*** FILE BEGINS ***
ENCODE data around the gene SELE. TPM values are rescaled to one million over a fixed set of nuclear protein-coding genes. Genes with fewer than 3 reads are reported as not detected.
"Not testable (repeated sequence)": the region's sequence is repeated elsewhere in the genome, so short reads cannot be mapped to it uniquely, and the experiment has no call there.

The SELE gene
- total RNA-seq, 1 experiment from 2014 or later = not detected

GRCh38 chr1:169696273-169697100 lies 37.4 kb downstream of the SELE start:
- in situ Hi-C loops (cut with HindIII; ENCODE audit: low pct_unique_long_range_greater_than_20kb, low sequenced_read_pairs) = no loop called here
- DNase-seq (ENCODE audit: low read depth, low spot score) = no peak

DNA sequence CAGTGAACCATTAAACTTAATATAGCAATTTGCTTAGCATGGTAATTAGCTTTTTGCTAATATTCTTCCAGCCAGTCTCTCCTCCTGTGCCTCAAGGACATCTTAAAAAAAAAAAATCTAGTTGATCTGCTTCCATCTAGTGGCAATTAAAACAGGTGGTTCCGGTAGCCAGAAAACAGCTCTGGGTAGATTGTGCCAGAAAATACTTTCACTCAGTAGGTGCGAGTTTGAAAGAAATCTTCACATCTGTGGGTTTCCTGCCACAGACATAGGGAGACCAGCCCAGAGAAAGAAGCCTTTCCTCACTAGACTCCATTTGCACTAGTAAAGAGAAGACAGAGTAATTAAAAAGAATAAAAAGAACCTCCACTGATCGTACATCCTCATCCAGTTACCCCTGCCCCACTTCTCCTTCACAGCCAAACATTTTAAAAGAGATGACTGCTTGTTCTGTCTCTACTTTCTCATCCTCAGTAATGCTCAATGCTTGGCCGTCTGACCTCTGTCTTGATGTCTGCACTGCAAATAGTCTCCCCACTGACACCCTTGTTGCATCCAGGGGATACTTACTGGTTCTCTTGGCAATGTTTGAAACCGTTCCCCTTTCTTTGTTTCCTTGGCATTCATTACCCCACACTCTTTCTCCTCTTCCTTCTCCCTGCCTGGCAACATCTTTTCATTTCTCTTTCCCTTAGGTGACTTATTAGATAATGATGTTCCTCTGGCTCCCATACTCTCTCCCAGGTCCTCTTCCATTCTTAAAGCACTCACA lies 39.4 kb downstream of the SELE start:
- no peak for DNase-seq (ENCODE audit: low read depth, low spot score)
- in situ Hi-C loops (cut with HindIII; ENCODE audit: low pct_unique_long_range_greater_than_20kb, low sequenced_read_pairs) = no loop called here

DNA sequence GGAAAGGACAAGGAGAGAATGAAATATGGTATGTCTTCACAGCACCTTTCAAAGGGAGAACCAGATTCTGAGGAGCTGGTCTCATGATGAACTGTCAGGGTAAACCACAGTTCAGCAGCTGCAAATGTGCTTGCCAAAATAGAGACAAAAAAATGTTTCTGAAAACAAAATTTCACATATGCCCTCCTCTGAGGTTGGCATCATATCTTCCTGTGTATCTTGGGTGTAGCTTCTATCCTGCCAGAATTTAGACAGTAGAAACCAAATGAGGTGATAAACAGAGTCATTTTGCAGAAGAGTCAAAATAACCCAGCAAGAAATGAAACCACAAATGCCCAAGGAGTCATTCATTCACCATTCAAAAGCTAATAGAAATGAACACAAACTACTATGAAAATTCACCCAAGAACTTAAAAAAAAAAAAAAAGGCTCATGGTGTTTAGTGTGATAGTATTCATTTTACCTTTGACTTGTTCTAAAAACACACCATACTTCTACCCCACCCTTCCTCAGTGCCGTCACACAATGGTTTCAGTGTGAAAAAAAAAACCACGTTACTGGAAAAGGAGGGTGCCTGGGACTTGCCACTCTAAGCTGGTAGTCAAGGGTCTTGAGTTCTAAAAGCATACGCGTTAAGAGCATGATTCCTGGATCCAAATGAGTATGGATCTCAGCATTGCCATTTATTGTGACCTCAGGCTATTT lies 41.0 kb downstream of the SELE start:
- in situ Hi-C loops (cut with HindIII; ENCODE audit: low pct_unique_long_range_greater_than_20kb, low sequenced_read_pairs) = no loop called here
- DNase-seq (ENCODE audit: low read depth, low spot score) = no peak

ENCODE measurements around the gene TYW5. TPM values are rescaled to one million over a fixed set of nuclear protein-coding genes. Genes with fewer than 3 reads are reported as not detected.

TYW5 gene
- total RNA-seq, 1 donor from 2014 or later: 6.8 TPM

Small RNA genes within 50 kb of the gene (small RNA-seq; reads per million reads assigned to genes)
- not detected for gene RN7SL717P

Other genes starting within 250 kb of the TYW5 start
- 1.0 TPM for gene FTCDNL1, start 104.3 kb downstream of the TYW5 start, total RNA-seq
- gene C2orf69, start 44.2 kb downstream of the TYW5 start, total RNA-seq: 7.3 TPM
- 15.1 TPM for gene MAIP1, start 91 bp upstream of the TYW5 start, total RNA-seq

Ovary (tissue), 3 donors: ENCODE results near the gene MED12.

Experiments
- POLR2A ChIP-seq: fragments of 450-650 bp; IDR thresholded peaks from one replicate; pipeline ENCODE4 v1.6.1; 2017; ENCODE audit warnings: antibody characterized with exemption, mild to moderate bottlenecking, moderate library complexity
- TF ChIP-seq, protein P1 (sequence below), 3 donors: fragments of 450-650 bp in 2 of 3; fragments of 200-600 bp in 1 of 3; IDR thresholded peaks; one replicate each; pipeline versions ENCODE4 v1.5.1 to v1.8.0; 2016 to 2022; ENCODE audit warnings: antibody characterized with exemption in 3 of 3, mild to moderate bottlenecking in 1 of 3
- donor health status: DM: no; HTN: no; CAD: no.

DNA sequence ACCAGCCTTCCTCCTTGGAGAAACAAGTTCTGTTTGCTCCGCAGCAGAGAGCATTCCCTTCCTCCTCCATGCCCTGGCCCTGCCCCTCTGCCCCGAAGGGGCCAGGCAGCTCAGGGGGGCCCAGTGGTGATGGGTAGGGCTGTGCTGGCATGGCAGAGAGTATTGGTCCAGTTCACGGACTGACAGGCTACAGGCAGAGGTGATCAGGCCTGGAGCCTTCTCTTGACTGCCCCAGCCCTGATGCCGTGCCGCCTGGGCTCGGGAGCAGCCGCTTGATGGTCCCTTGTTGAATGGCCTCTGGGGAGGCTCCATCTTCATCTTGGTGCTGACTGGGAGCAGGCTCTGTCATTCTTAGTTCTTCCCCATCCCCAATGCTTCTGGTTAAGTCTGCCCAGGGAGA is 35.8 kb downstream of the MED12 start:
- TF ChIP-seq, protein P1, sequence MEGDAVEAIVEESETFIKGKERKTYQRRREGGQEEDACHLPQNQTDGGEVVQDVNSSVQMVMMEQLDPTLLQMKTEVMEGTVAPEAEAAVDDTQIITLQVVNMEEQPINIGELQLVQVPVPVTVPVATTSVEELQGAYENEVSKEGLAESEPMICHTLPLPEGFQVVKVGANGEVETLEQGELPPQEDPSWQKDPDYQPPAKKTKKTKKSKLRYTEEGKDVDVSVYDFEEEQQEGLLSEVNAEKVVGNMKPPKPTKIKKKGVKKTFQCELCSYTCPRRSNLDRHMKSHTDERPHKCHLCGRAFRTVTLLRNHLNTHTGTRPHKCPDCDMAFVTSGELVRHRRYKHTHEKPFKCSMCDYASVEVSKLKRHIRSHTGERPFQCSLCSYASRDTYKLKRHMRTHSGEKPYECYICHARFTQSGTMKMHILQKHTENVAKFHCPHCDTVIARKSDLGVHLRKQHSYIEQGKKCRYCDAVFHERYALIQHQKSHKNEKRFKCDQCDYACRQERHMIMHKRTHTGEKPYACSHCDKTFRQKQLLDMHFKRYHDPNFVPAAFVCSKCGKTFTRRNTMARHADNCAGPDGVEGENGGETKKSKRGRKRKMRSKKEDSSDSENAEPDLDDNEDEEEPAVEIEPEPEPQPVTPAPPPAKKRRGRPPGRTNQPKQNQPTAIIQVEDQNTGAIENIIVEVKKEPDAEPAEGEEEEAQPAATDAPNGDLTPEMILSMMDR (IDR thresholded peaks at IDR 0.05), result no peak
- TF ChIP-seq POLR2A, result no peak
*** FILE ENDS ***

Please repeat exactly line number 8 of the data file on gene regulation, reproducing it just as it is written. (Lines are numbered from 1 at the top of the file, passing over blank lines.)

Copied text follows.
DNA sequence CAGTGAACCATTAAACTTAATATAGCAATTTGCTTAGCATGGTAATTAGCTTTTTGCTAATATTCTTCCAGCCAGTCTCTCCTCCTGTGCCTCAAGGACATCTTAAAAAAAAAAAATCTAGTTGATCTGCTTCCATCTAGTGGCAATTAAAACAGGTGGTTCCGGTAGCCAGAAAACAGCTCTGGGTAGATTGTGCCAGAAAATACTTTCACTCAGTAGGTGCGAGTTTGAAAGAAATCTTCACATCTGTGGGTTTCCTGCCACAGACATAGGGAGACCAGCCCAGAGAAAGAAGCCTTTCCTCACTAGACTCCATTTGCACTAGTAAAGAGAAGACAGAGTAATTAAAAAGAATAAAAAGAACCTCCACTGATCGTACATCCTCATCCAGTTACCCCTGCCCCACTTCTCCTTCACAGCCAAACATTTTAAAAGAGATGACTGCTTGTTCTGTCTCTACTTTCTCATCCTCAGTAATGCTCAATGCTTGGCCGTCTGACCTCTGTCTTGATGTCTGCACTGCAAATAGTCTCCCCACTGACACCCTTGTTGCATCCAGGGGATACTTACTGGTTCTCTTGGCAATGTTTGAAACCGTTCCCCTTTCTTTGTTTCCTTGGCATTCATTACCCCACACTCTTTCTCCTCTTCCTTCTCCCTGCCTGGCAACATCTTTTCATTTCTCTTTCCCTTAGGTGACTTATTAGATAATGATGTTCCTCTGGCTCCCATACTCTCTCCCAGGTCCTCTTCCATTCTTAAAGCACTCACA lies 39.4 kb downstream of the SELE start: